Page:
On September 6, 2012, Chinese parents Julie and Vincent Zhu experienced what no parents should ever have to go though.

On that day, they were forced to watch as their only child – 21-year-old Connie – leapt to her death from the ledge of the fifth storey of a Bankstown apartment block after fire engulfed the building. Friend Ginger Jiang, who also jumped, sustained serious injuries.

That shock turned into outrage three years later after Deputy State Coroner Hugh Dillon found that her death would likely have been prevented were it not for penny pinching from the developer and incompetence at every level.

Chief amongst the issues, Dillon found, was a failure on the part of developer Ray Finianos to install sprinklers. Whilst the building was 10 centimetres under the 25-metre effective height at which sprinklers were required, the presence of an internal atrium within the block meant that they should have been installed, Dillion said.

Worse, repeated orders from both the council and the fire department to rectify issues such as poor water pressure in the fire hydrants and a lack of signage had been ignored over several years. Finianos had been ‘insouciant’ and strata manager Peter Poulos had been ‘incompetent’ whilst the compliance section at the council had been under resourced and there had been systematic failures in the process of fire checks and building certification, Dillon found. Had sprinklers have been installed as they should have been, he found that Zhu would probably be alive.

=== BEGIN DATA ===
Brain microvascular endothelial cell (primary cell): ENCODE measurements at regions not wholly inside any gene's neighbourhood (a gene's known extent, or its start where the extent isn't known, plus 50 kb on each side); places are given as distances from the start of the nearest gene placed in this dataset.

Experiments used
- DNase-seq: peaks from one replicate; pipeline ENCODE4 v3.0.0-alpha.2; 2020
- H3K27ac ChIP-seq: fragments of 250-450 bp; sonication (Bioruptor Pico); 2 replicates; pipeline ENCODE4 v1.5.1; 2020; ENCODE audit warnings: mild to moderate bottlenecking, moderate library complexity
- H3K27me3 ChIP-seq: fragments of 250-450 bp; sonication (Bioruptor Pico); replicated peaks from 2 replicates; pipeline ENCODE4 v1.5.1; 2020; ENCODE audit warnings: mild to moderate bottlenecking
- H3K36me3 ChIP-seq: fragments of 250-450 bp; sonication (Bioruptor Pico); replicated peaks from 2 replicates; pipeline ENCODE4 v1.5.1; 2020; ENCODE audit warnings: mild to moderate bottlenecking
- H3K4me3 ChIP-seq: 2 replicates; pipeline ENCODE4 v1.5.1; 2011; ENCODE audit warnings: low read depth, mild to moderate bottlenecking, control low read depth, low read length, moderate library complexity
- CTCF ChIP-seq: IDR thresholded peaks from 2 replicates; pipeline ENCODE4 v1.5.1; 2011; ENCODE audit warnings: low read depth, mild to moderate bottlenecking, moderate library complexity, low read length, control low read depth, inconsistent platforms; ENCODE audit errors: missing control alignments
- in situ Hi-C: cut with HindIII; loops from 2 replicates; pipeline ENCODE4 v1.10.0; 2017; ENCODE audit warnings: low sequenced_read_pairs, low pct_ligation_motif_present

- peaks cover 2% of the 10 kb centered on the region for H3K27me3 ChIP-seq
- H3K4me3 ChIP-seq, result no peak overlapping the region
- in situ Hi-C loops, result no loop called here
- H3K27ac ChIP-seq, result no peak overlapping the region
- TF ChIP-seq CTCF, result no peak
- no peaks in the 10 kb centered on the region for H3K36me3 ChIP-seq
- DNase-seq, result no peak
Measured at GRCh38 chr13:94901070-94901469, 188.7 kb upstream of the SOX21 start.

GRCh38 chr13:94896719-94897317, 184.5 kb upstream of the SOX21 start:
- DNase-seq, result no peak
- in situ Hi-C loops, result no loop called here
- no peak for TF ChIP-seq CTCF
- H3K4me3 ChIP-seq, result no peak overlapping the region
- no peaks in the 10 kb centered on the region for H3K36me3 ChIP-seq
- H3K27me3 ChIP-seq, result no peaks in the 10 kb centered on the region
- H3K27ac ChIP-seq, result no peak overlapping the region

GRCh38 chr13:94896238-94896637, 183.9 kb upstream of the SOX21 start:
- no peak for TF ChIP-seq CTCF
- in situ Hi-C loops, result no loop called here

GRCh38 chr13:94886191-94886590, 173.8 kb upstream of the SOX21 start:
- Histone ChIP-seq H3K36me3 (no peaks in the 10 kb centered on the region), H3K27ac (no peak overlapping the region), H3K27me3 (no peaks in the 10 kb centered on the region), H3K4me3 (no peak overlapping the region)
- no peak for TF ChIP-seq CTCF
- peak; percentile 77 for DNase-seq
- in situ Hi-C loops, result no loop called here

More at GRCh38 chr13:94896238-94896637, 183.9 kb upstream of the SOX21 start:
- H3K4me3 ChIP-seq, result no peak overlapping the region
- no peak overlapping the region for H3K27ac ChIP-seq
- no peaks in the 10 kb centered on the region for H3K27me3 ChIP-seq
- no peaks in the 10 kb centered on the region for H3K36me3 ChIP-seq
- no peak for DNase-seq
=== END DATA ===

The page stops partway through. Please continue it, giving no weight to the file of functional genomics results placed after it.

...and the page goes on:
Along with the Lacrosse debacle, incidents such as this prompt questions about whether or not Australians can be confident that apartments and other buildings in which they live, work and play are safe from a fire perspective. For a number of reasons, many within the fire protection industry say this is not the case.

Start with compliance. Matthew Wright, Deputy Chief Executive Officer of the Fire Protection Association of Australia, said that whilst many regulations are themselves sound, his association frequently hears about requirements of the Code not being met in practice. This includes service technicians even in new buildings finding that critical equipment is missing or that a failure on the part of owners to perform maintenance has led to matters such as there being no fuel in the tank left for fire pumps. And of course, there are always concerns about non-compliant building products.